• Draft an email to yourself
  • Store them in your phone notes
  • Print and tape them to the wall or your bathroom mirror

A great way to track your progress is in a Bujo Art Journal. Check out these posts to see how it can help you document your goals and track your progress.

You’re 42% more likely to achieve your goals if you write them down on a regular basis.”

Another great way to record your goals is to turn them into a work of art using images and/or creative lettering. Drawing what you need to get done can be fun. Plus, research shows that we remember pictures better than words, so drawing your goals will keep them more at the forefront of your mind.


It’s great to make goals for yourself and write them down, but if no one else knows about them, they become easy to ignore. Plus, if don’t achieve them, no one will notice or care. On the other hand, announcing your intentions forces a sense of accountability and creates a group to celebrate your successes.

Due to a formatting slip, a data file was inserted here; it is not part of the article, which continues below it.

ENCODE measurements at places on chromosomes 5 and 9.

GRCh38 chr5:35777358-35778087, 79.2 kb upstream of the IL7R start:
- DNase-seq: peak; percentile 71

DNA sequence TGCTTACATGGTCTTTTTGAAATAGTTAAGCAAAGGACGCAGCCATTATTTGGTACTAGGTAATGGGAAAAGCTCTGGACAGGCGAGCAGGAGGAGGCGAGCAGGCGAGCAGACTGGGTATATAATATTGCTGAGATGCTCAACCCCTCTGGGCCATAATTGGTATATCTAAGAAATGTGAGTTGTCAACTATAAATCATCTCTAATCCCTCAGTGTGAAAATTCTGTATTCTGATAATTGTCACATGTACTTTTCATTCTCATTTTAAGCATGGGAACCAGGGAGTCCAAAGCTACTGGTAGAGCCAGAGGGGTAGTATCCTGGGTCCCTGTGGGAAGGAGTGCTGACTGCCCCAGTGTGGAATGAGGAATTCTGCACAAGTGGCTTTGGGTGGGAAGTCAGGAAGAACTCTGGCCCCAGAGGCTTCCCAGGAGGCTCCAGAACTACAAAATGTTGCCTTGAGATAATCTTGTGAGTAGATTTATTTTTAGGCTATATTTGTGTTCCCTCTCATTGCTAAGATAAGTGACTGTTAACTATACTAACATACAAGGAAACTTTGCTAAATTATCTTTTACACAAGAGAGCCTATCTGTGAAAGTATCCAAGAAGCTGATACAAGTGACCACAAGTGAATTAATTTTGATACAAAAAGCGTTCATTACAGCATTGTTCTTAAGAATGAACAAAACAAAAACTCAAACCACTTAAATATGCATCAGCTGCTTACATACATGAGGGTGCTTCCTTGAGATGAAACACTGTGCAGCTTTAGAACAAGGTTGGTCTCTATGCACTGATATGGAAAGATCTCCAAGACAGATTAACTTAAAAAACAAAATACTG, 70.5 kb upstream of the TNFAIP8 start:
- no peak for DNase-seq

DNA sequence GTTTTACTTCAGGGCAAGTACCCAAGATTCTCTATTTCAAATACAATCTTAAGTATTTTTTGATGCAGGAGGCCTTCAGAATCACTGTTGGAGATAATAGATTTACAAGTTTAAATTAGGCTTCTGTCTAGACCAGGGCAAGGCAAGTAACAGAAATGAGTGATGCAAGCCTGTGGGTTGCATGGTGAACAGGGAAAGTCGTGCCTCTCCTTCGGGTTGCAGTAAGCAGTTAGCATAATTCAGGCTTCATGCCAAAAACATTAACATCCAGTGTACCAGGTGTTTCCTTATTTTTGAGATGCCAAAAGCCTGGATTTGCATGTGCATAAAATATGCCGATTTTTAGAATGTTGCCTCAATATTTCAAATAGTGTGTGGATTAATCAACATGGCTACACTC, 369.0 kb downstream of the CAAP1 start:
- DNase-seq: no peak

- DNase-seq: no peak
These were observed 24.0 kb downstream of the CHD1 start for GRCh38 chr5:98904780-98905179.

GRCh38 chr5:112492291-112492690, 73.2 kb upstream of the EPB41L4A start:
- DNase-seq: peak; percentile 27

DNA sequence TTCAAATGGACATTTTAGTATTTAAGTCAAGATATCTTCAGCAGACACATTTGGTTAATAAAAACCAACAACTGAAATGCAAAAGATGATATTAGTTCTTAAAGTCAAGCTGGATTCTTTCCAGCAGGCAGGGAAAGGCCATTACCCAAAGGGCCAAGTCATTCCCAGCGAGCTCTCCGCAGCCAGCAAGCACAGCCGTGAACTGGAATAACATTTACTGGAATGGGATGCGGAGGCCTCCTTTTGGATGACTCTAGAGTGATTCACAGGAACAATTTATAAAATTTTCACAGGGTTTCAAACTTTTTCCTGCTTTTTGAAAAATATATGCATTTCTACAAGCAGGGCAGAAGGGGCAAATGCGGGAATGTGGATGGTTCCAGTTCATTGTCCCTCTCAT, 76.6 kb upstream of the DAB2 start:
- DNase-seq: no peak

Go public with your goal(s) to put more of a sense of obligation upon yourself. Write a post on social media announcing your goal, join a group of people on Facebook with similar goals, or tell your mom and dad your plans. If they’re anything like mine, they’ll ask you about it all the time. Lol.

My Goals

To prove I practice what I preach, here are my art goals for the year:

  • I will complete one art journal page a week.
  • I will complete the 100 Day Project in 125 days or less.
  • I will create my first online art course and launch it by the end of the year.
  • I will cull my art studio of unused junk by June.
  • I will release and sell a new collection of work in my online shop by the year’s end.